Then I will go for a small mosfet (2N7002). The mosftet looks better than a transistor so that I save a resistor for the base/gate.
tnx everybody
 

Offline AndersAnd

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Re: parallel microcontroller outputs to increase current capability
« Reply #11 on: December 13, 2013, 09:46:09 pm »
Then I will go for a small mosfet (2N7002). The mosftet looks better than a transistor so that I save a resistor for the base/gate.
Be very careful with static electricity when using MOSFETs, especially if they are connected to external plugs or similar.
In a previous job repairing televisions I have replaced countless damaged 2N7002 MOSFETs connected near an external plug. A very common fault on a certain models.

BJTs are much harder to destroy. If you don't want extra resistors externally you can get BJTs with built-in resistors.
Available in standard small signal transistor packages like TO-92 and SOT-23.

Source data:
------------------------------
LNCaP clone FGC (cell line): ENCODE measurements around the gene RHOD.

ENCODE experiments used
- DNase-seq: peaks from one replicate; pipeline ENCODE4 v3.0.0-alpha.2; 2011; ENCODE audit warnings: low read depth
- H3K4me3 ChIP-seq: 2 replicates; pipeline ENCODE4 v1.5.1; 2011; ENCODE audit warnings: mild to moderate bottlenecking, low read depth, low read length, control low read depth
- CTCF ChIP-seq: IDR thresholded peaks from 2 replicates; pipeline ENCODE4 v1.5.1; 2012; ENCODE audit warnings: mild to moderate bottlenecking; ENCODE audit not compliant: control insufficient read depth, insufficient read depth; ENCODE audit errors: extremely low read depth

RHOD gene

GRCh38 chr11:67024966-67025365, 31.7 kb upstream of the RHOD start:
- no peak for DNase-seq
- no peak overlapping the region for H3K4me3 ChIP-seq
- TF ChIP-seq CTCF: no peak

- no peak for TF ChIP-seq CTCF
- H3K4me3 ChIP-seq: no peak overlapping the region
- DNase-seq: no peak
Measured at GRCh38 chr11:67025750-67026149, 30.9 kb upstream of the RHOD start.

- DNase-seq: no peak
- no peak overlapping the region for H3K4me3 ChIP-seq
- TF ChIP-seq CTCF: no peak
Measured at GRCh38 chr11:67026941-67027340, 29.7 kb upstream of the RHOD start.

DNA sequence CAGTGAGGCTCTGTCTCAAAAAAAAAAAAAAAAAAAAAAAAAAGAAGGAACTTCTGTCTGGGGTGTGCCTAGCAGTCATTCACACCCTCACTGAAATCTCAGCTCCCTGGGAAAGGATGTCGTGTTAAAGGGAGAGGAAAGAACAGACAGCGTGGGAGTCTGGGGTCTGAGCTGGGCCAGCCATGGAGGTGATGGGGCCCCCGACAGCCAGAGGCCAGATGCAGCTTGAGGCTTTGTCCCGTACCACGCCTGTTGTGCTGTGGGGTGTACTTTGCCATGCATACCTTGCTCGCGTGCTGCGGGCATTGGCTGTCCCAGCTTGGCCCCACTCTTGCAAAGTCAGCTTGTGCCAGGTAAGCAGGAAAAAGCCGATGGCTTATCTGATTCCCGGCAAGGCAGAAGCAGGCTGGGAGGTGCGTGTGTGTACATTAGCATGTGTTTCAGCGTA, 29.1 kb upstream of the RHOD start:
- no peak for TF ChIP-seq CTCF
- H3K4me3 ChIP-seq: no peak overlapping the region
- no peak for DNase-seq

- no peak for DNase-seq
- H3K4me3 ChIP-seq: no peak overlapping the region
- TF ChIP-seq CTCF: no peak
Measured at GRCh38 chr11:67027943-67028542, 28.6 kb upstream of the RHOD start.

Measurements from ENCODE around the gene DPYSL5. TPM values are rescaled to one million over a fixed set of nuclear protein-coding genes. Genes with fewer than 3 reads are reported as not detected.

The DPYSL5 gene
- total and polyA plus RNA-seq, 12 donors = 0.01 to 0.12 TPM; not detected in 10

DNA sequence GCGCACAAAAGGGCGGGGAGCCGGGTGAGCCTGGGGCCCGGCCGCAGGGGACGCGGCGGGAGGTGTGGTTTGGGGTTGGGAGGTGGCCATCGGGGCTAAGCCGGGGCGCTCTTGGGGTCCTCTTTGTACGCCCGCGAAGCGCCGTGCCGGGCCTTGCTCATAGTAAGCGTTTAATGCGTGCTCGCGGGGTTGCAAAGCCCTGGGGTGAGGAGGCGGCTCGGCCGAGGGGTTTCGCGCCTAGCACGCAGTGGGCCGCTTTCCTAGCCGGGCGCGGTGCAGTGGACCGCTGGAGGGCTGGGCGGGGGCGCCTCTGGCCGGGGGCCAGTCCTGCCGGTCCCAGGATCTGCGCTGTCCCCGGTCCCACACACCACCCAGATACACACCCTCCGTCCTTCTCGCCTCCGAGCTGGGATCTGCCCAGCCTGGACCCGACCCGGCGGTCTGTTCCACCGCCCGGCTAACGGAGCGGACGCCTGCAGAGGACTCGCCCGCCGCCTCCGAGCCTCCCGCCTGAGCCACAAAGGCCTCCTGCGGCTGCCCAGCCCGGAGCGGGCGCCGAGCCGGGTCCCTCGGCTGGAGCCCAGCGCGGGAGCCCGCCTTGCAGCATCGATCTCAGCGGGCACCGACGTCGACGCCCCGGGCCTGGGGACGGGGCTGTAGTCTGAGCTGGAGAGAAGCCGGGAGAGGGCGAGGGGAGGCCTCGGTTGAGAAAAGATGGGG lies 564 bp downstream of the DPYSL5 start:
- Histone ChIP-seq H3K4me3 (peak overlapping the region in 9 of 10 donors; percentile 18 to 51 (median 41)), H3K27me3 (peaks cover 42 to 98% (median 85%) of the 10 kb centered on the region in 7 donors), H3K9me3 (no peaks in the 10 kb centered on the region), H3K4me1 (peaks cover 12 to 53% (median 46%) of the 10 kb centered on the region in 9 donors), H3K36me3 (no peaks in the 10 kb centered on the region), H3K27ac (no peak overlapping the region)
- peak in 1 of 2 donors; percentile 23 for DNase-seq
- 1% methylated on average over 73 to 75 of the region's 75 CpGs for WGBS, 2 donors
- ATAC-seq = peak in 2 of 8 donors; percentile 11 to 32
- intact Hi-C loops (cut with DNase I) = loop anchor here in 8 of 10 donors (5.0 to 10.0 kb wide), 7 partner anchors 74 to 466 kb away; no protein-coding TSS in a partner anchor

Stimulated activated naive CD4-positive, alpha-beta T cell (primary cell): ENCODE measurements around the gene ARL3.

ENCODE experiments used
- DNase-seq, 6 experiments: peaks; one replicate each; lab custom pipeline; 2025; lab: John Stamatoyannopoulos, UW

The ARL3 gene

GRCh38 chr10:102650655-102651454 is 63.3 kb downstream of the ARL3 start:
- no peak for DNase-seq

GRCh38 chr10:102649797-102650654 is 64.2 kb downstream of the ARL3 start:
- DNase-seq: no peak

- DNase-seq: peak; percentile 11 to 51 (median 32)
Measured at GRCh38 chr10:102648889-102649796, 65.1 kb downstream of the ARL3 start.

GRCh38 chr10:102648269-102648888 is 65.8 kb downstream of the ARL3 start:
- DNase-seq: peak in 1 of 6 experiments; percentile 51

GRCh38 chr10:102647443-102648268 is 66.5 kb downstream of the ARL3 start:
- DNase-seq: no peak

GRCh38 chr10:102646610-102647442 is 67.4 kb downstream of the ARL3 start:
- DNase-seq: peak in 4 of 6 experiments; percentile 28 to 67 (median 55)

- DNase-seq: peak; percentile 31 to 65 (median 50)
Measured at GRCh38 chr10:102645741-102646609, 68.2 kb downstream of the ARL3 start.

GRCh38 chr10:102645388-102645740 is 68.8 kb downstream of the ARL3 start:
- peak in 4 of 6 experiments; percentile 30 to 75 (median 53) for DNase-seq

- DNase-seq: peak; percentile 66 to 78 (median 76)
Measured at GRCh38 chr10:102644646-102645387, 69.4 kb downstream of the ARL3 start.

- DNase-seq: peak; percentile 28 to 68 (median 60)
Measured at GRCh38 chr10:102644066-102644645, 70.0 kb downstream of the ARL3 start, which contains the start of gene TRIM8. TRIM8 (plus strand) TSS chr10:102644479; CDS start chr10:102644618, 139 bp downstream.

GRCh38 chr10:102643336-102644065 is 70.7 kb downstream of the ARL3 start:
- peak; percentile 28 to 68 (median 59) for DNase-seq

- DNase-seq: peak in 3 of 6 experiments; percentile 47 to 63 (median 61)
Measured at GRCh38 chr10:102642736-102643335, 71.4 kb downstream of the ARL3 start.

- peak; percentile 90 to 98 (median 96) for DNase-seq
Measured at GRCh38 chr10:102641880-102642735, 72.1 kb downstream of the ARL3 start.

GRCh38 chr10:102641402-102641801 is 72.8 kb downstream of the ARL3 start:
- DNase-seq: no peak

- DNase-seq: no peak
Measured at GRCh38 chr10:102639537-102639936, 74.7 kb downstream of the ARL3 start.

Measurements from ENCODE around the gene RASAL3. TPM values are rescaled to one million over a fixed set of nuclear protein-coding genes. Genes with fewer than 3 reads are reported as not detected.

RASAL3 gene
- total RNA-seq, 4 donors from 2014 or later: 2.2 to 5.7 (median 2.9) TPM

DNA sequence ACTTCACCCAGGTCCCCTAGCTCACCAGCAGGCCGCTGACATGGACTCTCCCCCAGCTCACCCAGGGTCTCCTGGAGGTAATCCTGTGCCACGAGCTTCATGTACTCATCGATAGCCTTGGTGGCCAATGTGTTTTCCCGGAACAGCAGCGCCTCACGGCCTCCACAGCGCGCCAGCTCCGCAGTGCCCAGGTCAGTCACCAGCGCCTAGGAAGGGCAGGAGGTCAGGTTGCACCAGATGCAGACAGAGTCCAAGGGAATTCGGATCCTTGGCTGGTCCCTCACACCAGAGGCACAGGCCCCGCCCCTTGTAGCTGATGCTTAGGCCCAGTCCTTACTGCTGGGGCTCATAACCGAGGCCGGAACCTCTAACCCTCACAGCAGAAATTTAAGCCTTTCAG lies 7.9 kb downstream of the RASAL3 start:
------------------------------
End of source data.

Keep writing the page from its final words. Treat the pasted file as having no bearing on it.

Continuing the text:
Fairchild call them "Digital / Bias-Resistor Transistors":
http://www.fairchildsemi.com/search/discretes/bipolar-transistors/digital-bias-resistor-transistors/

ON Semi call them "Bipolar Digital Transistors" / "Bias Resistor Transistors" (BRTs):
http://www.onsemi.com/PowerSolutions/parametrics.do?id=799

NXP call them "Resistor-equipped transistors" (RETs):
http://www.nxp.com/products/bipolar_transistors/resistor_equipped_transistors_rets/

The schematic symbol for a NPN RET looks like this and you can get different types with different values for R1 and R2:

« Last Edit: December 13, 2013, 09:48:14 pm by AndersAnd »
 

Offline cthree